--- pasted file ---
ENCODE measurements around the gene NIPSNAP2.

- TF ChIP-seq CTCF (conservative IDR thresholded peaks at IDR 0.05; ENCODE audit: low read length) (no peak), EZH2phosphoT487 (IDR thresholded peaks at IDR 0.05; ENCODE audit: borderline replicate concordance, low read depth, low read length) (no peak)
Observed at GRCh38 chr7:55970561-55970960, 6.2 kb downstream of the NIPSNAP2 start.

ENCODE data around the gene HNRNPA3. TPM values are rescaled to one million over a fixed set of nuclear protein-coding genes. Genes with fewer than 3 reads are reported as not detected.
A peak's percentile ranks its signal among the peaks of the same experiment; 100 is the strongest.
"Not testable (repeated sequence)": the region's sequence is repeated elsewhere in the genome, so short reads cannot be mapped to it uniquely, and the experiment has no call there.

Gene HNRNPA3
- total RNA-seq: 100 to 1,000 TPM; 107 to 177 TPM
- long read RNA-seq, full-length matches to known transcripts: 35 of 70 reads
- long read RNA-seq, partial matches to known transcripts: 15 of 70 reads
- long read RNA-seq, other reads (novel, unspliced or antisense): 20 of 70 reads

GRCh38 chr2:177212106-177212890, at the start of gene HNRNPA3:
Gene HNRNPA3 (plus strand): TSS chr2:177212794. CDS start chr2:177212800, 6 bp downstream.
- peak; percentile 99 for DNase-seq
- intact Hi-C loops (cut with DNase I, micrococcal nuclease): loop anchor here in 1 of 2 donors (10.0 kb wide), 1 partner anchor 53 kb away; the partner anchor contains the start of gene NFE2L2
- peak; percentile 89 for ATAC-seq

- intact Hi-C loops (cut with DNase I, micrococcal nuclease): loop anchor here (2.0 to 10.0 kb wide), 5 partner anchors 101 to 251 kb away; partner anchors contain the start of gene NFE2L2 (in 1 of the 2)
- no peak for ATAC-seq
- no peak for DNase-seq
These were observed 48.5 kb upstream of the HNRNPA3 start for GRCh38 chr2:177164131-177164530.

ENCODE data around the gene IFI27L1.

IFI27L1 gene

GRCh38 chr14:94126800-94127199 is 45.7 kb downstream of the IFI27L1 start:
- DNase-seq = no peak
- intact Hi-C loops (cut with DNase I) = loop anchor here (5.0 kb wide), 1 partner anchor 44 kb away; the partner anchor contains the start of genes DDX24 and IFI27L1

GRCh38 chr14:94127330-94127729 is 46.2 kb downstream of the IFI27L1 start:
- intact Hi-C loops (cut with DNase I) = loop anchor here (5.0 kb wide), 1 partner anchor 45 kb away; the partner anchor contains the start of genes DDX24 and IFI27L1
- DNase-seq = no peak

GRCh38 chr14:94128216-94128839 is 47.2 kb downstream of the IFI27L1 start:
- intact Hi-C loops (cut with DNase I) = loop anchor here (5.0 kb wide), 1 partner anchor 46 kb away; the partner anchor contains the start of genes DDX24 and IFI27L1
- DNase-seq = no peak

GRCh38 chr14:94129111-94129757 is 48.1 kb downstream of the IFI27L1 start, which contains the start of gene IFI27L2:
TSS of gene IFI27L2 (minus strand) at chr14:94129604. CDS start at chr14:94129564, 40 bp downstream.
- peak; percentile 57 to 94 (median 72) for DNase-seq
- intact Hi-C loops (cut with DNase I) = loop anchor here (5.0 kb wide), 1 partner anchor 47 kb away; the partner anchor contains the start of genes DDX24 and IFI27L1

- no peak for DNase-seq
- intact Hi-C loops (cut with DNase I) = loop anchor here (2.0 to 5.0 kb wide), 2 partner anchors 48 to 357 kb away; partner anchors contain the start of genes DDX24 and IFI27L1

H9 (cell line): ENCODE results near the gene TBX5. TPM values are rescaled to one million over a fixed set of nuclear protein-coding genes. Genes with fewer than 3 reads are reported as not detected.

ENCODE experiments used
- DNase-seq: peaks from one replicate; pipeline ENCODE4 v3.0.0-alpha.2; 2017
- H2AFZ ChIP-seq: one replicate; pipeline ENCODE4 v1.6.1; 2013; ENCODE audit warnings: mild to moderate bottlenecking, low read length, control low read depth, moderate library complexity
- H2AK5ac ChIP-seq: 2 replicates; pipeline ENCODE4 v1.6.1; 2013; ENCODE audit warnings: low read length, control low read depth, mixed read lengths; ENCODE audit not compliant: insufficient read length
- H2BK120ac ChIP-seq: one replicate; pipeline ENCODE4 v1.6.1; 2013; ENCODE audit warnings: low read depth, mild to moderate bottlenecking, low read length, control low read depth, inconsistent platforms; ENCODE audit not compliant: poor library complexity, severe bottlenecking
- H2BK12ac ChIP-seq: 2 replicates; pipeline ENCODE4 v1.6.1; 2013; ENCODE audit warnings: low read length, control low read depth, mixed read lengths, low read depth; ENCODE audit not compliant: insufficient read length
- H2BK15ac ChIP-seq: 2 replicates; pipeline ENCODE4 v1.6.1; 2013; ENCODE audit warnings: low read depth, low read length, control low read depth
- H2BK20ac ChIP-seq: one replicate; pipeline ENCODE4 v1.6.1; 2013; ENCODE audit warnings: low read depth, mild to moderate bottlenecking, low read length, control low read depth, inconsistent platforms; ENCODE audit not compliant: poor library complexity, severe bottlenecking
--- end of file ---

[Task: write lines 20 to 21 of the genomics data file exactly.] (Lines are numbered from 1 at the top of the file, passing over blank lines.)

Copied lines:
These were observed 48.5 kb upstream of the HNRNPA3 start for GRCh38 chr2:177164131-177164530.

ENCODE data around the gene IFI27L1.